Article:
Sincerely,

Dr Brandon Nelson

Dr. Timothy Young Discusses Shockwave Therapy for Achilles Tendonitis: A Promising Treatment Option

Introduction

Achilles tendonitis is a common and painful condition that affects the Achilles tendon, the thick cord that connects the calf muscles to the heel bone. This condition often results from overuse or repetitive stress, causing pain, swelling, and stiffness in the back of the ankle. While conservative treatments like rest, physical therapy, and anti-inflammatory medications can help manage Achilles tendonitis, some cases may require more advanced interventions. Shockwave therapy is one of the newer treatment options for resistant Achilles tendonitis.

In this blog post, I will discuss what shockwave therapy is, how it works, its benefits, and its effectiveness in treating Achilles tendonitis.

What is Shockwave Therapy?

Shockwave therapy, also known as extracorporeal shockwave therapy (ESWT), is a non-invasive medical procedure that uses high-energy acoustic waves to stimulate healing and tissue repair. Originally developed to break down kidney stones, this technology has found its place in sports medicine, offering a promising alternative for various musculoskeletal conditions, including Achilles tendonitis.

How Does Shockwave Therapy Work?

Shockwave therapy works by delivering high-energy sound waves to the affected area, creating microtrauma within the damaged tendon. This microtrauma triggers the body's natural healing response, increasing blood flow, promoting collagen production, and stimulating tissue regeneration. In the case of Achilles tendonitis, shockwave therapy targets the degenerated tissue and encourages the formation of healthy tendon fibers.

Benefits of Shockwave Therapy for Achilles Tendonitis

1. Non-Invasive: Shockwave therapy is a non-surgical and non-invasive treatment option, making it suitable for patients who want to avoid surgery or those who have not responded well to conservative treatments.

2. Reduced Pain: Many patients experience a significant reduction in pain after shockwave therapy, which can improve their overall quality of life and enable them to return to their normal activities.

3. Accelerated Healing: Shockwave therapy accelerates the natural healing process by promoting tissue repair and regeneration, allowing patients to recover faster.

4. Minimal Side Effects: Compared to surgery, shockwave therapy carries fewer risks and side effects. It generally has a much shorter recovery time and does not require a lengthy rehabilitation period.

Effectiveness of Shockwave Therapy

Numerous studies and clinical trials have examined the effectiveness of shockwave therapy for Achilles tendonitis, and the results have been promising. It is important to note that individual responses to the treatment may vary, and not all patients will experience the same level of relief.

In a typical treatment plan, patients receive multiple shockwave sessions over several weeks (typically 1X/week for 5 weeks). Each session lasts around 15-20 minutes, and most patients report improvement in pain and function after completing the recommended treatment course.

It's essential to consult with a qualified healthcare professional who can evaluate your specific condition and determine if shockwave therapy is a suitable option for you.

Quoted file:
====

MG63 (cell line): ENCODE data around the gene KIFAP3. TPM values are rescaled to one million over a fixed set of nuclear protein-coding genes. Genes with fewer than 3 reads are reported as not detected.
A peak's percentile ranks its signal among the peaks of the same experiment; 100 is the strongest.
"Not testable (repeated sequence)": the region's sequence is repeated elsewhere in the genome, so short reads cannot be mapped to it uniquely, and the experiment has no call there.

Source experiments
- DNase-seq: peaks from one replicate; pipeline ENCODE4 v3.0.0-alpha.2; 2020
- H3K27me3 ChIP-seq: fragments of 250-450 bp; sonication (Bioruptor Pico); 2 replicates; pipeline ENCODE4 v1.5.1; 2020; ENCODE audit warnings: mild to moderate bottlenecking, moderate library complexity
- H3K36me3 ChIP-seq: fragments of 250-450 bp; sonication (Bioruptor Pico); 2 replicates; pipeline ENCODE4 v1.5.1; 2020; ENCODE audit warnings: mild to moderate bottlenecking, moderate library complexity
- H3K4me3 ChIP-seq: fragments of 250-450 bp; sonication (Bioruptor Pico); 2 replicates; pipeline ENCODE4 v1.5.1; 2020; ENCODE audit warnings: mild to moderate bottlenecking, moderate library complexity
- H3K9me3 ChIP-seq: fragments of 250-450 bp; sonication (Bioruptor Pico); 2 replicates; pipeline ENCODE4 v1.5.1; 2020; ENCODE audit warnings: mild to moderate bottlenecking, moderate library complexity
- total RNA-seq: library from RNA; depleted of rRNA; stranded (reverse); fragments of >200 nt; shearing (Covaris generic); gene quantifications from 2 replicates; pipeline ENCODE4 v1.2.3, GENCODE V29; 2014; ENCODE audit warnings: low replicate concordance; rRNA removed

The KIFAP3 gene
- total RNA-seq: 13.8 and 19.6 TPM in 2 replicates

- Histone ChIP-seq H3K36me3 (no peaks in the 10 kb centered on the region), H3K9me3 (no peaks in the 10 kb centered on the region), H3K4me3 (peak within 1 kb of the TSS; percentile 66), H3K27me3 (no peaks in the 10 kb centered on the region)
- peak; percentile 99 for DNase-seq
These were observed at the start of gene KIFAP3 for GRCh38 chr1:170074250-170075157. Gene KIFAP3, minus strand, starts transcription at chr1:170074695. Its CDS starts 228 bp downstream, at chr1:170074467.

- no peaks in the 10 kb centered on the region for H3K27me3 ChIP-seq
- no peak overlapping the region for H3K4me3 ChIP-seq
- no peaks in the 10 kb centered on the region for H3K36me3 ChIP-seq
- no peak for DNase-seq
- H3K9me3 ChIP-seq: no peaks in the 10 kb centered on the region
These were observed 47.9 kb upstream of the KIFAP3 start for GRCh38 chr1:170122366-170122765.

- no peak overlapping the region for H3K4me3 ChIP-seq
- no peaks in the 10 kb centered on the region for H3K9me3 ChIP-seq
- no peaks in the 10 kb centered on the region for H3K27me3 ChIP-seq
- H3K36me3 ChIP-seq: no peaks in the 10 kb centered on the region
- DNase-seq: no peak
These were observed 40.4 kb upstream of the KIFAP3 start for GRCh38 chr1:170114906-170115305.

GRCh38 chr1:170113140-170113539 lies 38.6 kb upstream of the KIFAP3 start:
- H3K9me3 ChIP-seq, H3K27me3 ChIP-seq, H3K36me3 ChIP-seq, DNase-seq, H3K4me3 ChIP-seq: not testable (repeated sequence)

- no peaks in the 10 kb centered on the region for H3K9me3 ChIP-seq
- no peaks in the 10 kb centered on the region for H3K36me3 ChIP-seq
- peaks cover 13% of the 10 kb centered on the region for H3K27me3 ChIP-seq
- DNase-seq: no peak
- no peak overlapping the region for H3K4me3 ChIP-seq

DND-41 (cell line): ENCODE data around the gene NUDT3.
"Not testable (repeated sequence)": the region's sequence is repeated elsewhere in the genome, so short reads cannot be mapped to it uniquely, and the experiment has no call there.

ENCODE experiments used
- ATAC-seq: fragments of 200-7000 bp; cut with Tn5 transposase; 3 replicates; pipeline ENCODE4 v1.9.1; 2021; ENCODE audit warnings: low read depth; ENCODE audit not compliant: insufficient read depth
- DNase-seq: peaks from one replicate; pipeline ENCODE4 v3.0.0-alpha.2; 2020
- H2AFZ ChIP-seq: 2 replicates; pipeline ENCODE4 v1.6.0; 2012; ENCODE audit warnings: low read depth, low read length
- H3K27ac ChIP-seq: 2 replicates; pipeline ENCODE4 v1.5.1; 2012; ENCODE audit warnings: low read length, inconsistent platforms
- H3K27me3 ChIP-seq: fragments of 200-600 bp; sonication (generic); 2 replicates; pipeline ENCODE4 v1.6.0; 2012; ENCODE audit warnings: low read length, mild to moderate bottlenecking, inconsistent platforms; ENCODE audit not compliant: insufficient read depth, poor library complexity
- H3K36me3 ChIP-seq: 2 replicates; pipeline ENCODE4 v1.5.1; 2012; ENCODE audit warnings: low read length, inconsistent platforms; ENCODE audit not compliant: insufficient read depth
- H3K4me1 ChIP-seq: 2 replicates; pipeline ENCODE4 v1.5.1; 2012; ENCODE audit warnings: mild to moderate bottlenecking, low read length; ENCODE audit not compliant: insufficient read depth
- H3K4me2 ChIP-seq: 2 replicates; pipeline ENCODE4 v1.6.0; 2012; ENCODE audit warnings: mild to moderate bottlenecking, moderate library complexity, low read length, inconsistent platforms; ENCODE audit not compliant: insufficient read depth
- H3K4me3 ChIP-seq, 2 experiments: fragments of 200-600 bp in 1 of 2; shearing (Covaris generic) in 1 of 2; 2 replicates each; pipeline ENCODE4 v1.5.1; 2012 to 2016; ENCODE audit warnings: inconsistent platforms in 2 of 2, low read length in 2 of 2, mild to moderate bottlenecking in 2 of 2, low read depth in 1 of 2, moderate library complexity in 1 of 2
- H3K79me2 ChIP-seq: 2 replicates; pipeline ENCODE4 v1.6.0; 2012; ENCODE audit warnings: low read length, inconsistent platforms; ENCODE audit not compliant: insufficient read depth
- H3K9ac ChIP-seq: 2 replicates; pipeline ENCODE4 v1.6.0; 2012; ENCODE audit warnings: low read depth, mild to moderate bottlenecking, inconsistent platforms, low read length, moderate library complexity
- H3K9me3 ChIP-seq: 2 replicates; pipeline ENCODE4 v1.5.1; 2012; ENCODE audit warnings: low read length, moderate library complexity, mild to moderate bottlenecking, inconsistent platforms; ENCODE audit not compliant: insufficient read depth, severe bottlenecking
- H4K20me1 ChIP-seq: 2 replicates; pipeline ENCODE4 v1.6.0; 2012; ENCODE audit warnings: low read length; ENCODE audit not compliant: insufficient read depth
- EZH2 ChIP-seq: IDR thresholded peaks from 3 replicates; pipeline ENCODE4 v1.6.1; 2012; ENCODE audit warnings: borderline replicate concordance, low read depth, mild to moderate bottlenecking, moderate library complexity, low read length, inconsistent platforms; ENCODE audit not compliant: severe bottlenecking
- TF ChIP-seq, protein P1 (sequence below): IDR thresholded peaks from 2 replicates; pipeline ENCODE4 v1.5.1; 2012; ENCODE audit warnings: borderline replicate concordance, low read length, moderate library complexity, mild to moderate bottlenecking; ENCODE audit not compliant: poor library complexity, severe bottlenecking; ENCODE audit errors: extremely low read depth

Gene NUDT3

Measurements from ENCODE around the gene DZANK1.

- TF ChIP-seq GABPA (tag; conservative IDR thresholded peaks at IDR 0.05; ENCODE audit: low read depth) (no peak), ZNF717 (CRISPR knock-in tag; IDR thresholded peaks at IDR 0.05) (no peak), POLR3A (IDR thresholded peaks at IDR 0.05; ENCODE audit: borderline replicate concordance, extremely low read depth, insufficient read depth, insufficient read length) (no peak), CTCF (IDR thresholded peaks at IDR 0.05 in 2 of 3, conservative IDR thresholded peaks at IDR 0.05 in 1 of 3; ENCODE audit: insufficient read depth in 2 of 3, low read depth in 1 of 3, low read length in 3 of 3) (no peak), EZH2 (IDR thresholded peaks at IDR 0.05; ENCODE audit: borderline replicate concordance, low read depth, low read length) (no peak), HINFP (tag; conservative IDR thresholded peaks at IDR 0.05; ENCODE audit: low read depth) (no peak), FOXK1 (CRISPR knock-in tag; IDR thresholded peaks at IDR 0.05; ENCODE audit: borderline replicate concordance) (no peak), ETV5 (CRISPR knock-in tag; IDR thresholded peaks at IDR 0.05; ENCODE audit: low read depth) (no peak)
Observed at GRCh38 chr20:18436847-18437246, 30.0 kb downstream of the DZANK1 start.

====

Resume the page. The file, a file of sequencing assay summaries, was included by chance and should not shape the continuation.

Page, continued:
Conclusion

Achilles tendonitis can be a debilitating condition that hinders daily activities and sports performance. While traditional treatments have their merits, shockwave therapy offers a promising alternative for those who seek non-invasive and effective solutions.

Before considering shockwave therapy, it's crucial to consult with a healthcare provider who can assess your condition, discuss treatment options, and tailor a plan that best suits your needs. With the potential to reduce pain, accelerate healing, and improve overall quality of life, shockwave therapy may be the answer for many individuals suffering from Achilles tendonitis

If you are experiencing foot or ankle pain, give us a call today at 425-391-8666 or make an appointment online.

normalfoot

This week I saw quite a few neuromas in the office.  This was more than usual so I wanted to discuss neuromas and what we can do to help patients with neuromas.  I think it is appropriate to first discuss what a neuroma is then what we can do to treat them.

Neuromas seem to be more common in women than men and often present in the 4th-6th decade of life.  The first symptoms often include burning and tingling with activities that can be relieved with removal of shoes and rubbing one’s feet.  The neuroma itself is usually between the 3rd and 4th digits and is believed to be an enlargement of the nerve.  This is the most common location as two nerves come together in this spot.  The prevailing theory is mechanical stress from the adjacent bones pinch and irritate the nerve.  The response is the nerves can swell from this irritation and a cycle develops.

Treatment can take many forms for a neuroma but some seem to have much better outcomes than others.  I think a steroid injection is a great place to start to see if you can get the inflammation of the nerve to calm it down.  Next I like to try and spread the metatarsal bones out to take pressure off the nerve.  The next stop if patients continue to have been can be a series of dehydrated alcohol injections.  These have great literature support and a success rate of 89%.  I always make sure patients try this before removal of the nerve.  Removal can be accomplished if conservative measures fail and itself is highly effective.

If you have neuroma pain I can help please call 425-391-8666 to request an appointment with Dr Brandon Nelson.  

Bunion xray